- trip all GFI outlets
- note: all of our bathrooms are connected to a single GFI in the master
- note: your exterior outlets may be connected to the GFI in the garage
- check stair railings are secure
- check ceiling and floor registers for air flow
- check stability of the bar/overhang area to make sure it's secure (by morning room if an option)
- check thresholds (doorways and flooring changes)
- test fans (ceiling and bathroom vents)
- check grading (essentially, away from the house)
- check that all downspouts have been installed on gutter system
** I've seen a few bloggers post about running the gas fireplace before moving in or shortly after getting your keys. Our PM ran ours prior to the walkthrough but it does take quite a while to burn off all of the chemicals. We let it run throughout the demonstration and the home inspection and our PM would come back to turn it off and close up the windows since he has the key. I would recommend that you get this demonstration first so it can get some extra burn-off time so you won't be chased out of the house from the smoke and stench. Please, please don't forget to open the windows! Also, don't forget to run your heat as well! If you can let them run for an extended period of time (without occupying the house), even better. (Tip: Test the heat and gas fireplace prior to settlement/switching over the utilities so you don't have a high bill.)
What was found:
- Driveway - first layer has a gully. Asking that when the second layer is laid in the spring that it be crowned so the water doesn't pool.
- Basement window - vinyl casing is cracked on both sides and doesn't open.
- Basement slider - water leakage under the door. wall frame also wicking moisture. (this is due to the water bib and a not-so-great hose constantly spraying water all over the foundation.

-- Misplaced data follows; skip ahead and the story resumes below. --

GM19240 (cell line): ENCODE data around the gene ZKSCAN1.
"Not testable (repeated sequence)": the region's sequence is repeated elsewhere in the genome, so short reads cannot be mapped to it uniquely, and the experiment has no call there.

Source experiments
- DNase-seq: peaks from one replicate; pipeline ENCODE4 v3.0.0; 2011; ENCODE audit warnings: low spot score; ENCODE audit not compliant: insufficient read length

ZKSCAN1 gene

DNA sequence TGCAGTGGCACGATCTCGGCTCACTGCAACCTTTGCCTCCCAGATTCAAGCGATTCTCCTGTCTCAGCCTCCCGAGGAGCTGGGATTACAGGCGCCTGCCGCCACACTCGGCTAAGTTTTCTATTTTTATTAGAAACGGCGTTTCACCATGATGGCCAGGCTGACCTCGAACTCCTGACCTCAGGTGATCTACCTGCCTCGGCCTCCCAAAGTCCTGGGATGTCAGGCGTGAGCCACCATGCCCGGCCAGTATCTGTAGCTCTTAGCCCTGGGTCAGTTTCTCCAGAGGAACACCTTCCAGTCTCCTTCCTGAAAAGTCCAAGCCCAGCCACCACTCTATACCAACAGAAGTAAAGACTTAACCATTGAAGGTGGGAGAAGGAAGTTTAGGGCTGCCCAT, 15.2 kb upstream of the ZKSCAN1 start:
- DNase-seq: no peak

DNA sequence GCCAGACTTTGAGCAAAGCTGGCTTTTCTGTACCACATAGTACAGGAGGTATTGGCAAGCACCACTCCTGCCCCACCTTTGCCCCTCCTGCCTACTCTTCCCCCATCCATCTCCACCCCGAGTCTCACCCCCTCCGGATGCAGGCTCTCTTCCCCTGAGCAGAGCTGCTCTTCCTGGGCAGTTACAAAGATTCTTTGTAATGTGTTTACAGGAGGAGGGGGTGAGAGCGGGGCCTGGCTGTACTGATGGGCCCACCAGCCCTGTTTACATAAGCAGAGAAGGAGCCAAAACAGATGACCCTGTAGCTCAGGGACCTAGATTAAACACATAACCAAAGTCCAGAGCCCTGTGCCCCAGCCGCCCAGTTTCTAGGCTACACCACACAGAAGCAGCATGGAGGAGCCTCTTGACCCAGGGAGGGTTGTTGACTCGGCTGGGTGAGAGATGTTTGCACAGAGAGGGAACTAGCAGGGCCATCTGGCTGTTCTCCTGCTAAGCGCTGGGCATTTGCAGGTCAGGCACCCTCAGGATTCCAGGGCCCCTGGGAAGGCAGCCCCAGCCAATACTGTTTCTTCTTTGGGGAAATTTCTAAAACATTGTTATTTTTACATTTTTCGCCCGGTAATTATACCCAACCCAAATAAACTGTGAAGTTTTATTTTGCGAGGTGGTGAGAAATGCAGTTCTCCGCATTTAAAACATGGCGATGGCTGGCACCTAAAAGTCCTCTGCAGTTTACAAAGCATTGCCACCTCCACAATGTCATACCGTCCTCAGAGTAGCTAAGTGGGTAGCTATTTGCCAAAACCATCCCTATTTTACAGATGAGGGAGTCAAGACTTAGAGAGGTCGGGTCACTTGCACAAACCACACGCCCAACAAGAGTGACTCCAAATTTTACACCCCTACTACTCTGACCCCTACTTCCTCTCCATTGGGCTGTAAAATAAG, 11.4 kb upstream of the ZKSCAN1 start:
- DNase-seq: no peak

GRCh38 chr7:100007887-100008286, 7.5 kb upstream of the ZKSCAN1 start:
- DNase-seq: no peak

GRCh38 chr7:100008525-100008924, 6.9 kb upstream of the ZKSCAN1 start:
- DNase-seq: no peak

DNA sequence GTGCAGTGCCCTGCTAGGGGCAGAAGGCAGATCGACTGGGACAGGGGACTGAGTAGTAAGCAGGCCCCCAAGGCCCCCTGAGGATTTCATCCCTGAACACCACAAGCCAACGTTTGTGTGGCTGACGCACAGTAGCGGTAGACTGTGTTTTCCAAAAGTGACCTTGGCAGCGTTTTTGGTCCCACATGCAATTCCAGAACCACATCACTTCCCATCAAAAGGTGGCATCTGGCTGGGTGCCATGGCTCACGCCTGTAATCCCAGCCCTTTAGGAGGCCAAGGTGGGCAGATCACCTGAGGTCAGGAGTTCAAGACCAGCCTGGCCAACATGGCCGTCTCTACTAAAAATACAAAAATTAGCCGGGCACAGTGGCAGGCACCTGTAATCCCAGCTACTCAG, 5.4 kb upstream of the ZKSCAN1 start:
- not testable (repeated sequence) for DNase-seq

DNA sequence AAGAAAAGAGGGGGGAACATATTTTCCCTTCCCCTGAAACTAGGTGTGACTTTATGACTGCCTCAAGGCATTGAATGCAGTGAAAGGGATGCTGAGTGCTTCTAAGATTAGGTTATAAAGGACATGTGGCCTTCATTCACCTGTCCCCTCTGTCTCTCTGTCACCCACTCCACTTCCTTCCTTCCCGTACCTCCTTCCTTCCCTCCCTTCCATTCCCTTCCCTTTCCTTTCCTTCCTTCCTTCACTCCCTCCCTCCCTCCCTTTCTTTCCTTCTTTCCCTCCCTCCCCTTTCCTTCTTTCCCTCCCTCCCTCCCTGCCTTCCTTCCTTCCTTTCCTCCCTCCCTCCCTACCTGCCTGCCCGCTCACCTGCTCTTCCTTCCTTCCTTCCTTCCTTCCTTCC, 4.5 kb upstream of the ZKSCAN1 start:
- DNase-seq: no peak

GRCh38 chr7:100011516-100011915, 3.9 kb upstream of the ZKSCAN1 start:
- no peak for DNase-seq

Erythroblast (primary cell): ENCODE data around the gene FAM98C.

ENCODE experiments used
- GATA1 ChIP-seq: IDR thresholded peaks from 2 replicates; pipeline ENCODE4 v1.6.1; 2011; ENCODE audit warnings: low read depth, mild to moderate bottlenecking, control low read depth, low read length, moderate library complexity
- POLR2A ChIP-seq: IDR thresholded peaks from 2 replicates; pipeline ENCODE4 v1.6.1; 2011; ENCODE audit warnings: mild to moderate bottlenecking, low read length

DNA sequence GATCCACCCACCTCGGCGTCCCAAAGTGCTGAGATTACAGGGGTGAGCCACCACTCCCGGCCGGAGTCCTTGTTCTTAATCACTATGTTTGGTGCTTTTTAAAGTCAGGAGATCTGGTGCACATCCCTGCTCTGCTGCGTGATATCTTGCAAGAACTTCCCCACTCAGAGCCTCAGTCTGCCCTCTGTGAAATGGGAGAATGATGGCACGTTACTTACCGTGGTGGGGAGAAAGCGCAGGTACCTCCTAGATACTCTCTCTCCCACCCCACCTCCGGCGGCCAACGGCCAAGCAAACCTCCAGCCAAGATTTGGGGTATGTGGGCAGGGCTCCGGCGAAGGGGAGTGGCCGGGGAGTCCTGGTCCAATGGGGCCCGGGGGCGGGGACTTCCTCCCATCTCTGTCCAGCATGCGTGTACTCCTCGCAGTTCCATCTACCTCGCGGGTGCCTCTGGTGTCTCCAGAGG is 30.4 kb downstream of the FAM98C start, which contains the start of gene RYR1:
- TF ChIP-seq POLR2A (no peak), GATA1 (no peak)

- Sump pump is on a GFI (aka GFCI-protected) outlet. Mechanized/Motorized items should use a regular outlet. (note: your fridge should use a regular outlet too)
- Missing insulation - while most of the attic was very well insulated, there was a <2-ft wide section in the knee wall and over the removed scuttle access
NVRM provided our HUD-1 this evening and we were quite surprised at the amount which came in approximately $4K less than the good faith estimate. There'll not be any objections from this household! Of course, all amounts are subject to change until time of settlement so that darn checkbook will have to come with us and hopefully will not be required. Settlement is scheduled for this coming Friday!!!! (28 September).
Given the delays throughout the summer (mostly rain), we're not that far off from the original settlement projection of 17 September. We could have pushed it up a bit but wanted the extra time for last minute fixes and cleanup. Judging by what we saw today, the cleaning crew (and finishers) need a few extra days.
I picked up a picture of a lovely Arabian for Miss M's bedroom. It was 75% off so I can't complain. The 2-in (or so) edge is less than desirable in color so I'm debating whether I should paint the side or glue some pretty ribbon (pink, of course to match the accent wall).
Speaking of painting, I have a few pieces of furniture (writing desk and dresser) that are in need of priming and painting. Hopefully, it won't take me forever and a day to get those projects done in the new house. I feel bad that I will be painting the dresser that my mom so painstakingly stripped many years prior but the veneer is chipped and the drawers don't quite match the base any more. It has lovely hand-carved details so now the only problem is figuring out which color (weathered) -- cream, pale green, slate blue ...?